Our philosophy is to create a happy and conducive learning environment, a genuine ‘free space’ for the learning and holistic development of our children. At LFCS we believe that, to stimulate the interest of children in any subject, it is important to foster curiosity about that subject. We encourage students through hands-on learning experience on concepts, thus ensuring ample opportunities to explore, build, destroy, rebuild, ask questions and answer some themselves by doing it again. Within the spontaneity of children and their way of perceiving the world lies the true meaning of education. The human child is born with the insatiable urge to learn, to unlearn and relearn. The child doesn’t care about each fall and stands up courageous unperturbed again and yet again over and over. Thus, learning has to be student-led and facilitated to ensure the right direction and safe space to explore.
Teamwork and collaboration are very key skills as Creative and Social Intelligences become seminal to human existence amidst the changing paradigms of the technological revolution around us. After all, we are all aware of so much research that highlights the fact that more than 65% jobs in 2030 will be those that are unheard of today. Thus, our learning practices encourage teamwork, independent thinking, problem solving, responsibility of actions and decision-making.
Our teachers are more like facilitators for them, who train the children to reach desired levels of understanding by using their various faculties and intelligence. Our students develop knowledge and understanding which can be applied to real world situations within and across subject areas and contexts.
We allow our children to develop holistically to become problem solvers and citizens of the world, recognizing and celebrating their uniqueness, yet understanding their role within our community as special focus is laid on value-based learning and development of social, emotional and creative intelligences.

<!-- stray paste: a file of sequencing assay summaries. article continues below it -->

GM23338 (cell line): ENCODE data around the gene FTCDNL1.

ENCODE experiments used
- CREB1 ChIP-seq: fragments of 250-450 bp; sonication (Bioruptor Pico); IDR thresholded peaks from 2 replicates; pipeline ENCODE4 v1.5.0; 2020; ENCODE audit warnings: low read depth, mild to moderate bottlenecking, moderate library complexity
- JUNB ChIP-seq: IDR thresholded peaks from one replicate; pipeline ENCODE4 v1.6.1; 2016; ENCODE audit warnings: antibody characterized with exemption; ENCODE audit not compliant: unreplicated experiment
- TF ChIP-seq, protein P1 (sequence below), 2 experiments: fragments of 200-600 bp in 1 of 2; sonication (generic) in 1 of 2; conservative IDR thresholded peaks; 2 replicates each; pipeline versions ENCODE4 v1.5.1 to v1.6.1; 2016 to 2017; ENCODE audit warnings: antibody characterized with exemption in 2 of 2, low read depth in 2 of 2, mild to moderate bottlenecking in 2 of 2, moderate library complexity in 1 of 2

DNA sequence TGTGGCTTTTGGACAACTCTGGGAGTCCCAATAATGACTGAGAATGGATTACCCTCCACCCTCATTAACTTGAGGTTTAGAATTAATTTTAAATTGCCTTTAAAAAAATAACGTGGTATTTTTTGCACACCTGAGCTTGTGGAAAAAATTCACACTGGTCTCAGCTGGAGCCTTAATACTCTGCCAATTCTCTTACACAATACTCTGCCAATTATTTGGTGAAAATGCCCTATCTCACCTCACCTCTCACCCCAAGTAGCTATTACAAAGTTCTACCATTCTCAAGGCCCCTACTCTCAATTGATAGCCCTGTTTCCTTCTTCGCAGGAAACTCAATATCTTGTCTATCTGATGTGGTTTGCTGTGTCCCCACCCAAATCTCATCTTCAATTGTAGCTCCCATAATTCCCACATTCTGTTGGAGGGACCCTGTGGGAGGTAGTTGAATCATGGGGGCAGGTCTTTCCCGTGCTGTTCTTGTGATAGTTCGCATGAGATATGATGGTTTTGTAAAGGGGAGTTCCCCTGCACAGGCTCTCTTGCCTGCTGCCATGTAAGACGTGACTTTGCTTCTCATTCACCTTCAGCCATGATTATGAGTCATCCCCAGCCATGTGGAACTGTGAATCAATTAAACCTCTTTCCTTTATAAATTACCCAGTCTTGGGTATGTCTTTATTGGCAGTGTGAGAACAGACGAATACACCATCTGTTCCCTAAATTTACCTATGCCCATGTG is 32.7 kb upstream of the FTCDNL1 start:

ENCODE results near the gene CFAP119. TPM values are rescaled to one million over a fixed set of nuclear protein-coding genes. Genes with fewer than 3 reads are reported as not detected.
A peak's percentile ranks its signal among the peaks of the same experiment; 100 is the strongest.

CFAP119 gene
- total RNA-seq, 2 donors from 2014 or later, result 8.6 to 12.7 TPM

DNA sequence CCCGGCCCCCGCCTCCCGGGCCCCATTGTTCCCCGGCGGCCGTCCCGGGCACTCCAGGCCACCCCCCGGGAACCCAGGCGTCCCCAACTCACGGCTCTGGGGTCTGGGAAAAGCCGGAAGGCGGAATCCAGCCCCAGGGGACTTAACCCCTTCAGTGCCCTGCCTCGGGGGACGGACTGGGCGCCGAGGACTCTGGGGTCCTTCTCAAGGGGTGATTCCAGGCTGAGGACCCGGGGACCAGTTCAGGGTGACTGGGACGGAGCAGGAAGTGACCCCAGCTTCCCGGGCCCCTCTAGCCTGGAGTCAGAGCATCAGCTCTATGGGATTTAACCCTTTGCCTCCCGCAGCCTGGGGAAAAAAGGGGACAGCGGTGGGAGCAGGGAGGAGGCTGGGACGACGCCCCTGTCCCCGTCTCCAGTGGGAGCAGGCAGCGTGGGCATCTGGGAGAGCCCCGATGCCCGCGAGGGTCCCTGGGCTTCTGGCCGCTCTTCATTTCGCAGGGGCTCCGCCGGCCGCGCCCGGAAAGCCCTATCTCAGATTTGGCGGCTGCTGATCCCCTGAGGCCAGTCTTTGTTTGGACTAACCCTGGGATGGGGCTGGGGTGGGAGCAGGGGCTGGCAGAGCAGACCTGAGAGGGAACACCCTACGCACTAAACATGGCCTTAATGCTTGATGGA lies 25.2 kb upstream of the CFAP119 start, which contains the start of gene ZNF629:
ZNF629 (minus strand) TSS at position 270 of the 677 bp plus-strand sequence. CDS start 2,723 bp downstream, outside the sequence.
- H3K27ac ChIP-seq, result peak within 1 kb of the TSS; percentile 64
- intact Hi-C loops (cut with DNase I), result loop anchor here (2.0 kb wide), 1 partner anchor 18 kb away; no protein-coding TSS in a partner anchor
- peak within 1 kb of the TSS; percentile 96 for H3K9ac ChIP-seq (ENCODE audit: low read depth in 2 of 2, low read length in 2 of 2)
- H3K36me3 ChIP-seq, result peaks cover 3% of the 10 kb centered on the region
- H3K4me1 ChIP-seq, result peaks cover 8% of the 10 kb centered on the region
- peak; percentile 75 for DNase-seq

Education must prepare us for life, not just the workforce. Some of the key life-skills we try to develop include:
- Focus and Self-Control – Children thrive on schedules, habits, and routines , which not only create a feeling of security, but also help children learn self- control and focus.
- Perspective-building and perspective-acceptance – Thinking about another’s point of view doesn’t come naturally to most children, but it can be developed. In today’s world of Information overload amidst a confluence of local and global perspectives, our children must imbibe the social intelligences of empathy, acceptance of diverse cultures and belief-systems, while staying rooted in their own. Thus, perspective-building and perspective-taking are important life skills.
- Persuasive Communication – Children need personal interactions every day to build healthy social-emotional skills , including the ability to understand and communicate with others, the ability to make others understand and appreciate one’s point of view.
- Making Connections – The more connections we make, the more sense and meaning we make of the world. Young children begin to see connections and patterns as they sort basic household items like toys and socks. Simple acts, such as choosing clothing appropriate for the weather, helps them build connections.
- Critical Thinking – We live in a complex world in which adults are required to analyse information and make decisions about myriad things every day. One of the best ways to build critical-thinking is through rich, open-ended play. Thus, free-play time and heuristic play are a part of the LFCS routine. Innovation labs allow them to experiment with their innovative ideas and challenge them to think beyond these, use their creative imagination to solve complex problems. Through play, children formulate hypotheses, take risks, try out their ideas, make mistakes , and find solutions—all essential elements in building critical-thinking.
- Taking on Challenges – One of the most important traits we can develop in life is that of resilience —being able to take on challenges, bounce back from failure, and keep trying. Children learn to take on challenges when we create an environment with the right amount of structure—not so much as to be limiting, but enough to make them feel safe. They need to regularly face challenges and learn through classroom experiences that it is possible to find alternative out-of-the-box solutions, to bounce back in the face of adversity.
- Self-Directed, Engaged Learning – A child who loves learning becomes an adult who is rarely bored in life. To encourage a love of learning, we encourage reading, open-ended exploration and metacognition in multiple ways at the school.
Our students love reading and are experts at learning, unlearning and relearning anytime. They are genuinely curious, genuinely future-ready.